Was l’art du trait the real Holy Grail?

Posted August 1, 2014 by D.B. Laney
Categories: Uncategorized

Tags: , , , , , ,

For much of the last millenium, speculation about the nature of the Holy Grail has been continuous.  Christ’s chalice?  Secret offspring spirited away to Europe?  The list of possibilities is extensive and I would like to add another, l’art du trait.


L’art du trait is a method of combining elevation and plan view drawings that allows the craftsman to create any segment of or whole work piece with complete confidence as to its correctness.  In short, these were working drawings created by carpenters and masons that allowed them to build the soaring cathedrals of the Gothic period.  L’art du trait is a subset or extension of what we now refer to as stereotomy, which is, essentially an applied geometry that relies on graphic presentation as opposed to formulaic calculation, geometry without calculus (corrected from mathematics – see comments for reasoning).  However, the art of stereotomy has become associated almost exclusively with the craft of the stone mason and today it has been displaced by computer based descriptive and projective geometry.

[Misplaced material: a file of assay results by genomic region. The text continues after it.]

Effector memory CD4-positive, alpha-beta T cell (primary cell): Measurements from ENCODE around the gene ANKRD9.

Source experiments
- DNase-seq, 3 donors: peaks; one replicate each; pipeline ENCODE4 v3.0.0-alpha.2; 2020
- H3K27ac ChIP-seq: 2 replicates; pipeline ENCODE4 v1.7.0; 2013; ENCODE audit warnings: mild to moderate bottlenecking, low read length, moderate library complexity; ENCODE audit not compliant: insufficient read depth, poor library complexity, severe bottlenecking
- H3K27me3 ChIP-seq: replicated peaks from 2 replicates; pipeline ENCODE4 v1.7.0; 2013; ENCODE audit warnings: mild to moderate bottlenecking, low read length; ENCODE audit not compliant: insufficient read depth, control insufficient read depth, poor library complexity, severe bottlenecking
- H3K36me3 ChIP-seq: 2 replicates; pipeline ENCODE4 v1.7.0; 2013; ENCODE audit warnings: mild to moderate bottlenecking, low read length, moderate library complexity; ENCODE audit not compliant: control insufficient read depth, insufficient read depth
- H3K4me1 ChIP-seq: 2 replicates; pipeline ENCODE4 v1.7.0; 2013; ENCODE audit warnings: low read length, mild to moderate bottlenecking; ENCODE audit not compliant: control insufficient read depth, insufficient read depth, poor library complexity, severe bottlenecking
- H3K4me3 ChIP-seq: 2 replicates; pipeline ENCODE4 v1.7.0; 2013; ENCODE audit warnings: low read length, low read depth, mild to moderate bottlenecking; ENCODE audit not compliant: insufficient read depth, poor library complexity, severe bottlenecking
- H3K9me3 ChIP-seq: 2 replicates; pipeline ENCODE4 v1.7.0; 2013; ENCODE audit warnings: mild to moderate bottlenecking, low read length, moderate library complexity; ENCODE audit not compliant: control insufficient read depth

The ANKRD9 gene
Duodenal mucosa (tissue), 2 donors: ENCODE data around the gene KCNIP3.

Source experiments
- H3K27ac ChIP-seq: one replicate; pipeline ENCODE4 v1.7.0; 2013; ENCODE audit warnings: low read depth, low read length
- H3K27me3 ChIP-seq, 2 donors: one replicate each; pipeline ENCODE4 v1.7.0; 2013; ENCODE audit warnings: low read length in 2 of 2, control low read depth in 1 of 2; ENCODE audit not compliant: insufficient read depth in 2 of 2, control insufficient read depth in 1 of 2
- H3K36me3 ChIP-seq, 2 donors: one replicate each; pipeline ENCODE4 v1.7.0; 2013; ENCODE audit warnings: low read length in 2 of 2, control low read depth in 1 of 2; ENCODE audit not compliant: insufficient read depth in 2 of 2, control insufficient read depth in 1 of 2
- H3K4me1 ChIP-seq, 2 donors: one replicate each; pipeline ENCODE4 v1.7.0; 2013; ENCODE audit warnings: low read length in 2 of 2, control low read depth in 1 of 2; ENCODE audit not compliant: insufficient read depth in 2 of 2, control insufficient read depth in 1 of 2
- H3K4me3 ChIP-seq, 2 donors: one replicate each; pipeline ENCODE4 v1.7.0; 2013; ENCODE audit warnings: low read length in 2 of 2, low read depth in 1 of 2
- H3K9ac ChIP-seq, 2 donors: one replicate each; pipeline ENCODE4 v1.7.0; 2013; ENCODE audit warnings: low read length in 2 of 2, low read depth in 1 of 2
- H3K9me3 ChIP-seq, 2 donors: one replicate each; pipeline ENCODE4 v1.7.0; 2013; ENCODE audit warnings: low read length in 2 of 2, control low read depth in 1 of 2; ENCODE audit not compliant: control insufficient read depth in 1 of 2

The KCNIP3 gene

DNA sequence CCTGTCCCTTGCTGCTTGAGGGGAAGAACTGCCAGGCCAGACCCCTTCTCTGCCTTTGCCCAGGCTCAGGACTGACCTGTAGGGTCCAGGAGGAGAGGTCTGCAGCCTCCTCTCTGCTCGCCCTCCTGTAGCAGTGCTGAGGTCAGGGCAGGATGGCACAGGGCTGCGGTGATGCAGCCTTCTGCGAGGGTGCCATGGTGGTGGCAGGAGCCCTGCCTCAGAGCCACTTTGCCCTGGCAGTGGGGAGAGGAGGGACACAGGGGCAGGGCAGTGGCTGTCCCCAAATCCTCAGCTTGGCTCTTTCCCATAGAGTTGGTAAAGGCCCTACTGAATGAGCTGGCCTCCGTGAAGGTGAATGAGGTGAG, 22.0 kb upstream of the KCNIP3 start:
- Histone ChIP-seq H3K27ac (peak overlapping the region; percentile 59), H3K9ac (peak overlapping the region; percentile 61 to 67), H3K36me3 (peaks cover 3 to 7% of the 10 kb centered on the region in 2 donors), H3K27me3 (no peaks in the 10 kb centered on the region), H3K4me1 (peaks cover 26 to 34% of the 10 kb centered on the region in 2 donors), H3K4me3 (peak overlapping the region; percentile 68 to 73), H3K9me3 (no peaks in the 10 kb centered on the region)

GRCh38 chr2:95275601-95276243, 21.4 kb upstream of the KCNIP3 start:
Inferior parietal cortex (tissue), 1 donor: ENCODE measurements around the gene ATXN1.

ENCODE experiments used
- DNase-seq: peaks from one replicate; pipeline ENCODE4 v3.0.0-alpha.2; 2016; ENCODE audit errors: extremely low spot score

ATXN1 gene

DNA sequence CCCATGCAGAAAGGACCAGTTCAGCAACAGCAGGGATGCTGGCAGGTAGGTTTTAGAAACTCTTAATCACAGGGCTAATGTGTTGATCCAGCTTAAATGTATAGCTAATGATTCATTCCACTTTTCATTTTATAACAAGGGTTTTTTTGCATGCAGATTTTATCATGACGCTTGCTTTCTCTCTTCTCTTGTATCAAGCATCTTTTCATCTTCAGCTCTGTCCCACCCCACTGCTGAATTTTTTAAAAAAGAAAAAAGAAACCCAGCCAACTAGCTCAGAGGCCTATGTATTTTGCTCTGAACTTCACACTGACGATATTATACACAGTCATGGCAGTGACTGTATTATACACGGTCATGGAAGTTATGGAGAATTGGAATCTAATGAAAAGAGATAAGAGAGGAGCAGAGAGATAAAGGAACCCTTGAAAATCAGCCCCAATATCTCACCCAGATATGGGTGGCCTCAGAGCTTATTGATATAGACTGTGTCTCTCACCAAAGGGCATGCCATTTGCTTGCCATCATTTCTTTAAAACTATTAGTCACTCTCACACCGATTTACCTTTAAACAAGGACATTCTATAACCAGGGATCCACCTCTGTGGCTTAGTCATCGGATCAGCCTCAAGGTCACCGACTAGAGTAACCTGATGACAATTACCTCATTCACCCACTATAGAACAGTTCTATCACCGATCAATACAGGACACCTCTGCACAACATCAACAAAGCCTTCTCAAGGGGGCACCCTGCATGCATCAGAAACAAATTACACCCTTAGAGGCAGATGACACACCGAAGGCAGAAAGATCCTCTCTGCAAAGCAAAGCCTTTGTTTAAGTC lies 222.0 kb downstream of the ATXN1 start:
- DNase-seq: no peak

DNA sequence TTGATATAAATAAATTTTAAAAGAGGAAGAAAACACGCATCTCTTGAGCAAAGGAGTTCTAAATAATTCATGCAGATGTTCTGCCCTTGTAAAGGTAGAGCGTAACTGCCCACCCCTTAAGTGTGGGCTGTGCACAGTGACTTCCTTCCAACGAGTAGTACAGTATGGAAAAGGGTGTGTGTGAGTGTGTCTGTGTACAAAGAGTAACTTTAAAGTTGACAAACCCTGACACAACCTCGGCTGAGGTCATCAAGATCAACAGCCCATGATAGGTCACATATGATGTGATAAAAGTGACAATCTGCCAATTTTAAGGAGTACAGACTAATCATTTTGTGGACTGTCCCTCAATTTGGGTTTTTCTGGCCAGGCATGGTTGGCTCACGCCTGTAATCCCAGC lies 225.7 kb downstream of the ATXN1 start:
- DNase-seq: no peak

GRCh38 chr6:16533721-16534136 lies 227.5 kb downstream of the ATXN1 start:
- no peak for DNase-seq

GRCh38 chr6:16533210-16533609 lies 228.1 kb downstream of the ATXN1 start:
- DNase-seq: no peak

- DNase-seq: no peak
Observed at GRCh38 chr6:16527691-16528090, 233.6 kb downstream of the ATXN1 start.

The methods of L’art du trait were highly guarded secrets and shared only with those young craftsmen who had been found acceptable to masters of the craft.  This knowledge, jealously guarded as it was, gave masons and carpenters tremendous standing within their communities.  Architects (acting more as project developers and managers) were completely reliant on the knowledge and skill of the craftsmen.  And, this was the case until as late as the middle of the nineteenth century, when architects, engineers began to use descriptive geometry and, in short order, assumed the “mantle of authority” that had been worn by masons and carpenters for centuries.  Sadly, due to the power of commercial and governmental interests, master craftsmen were reduced to the rank of mere workmen.

But the tradition of l’art du trait is still alive and being learned and practiced by a small group of dedicated carpenters in northern Europe, primarily France and Germany.  And, although it has been displaced by modern technology, l’art du trait is considered so important that it has been recognized as part of the “intangible cultural heritage of humanity” by UNESCO.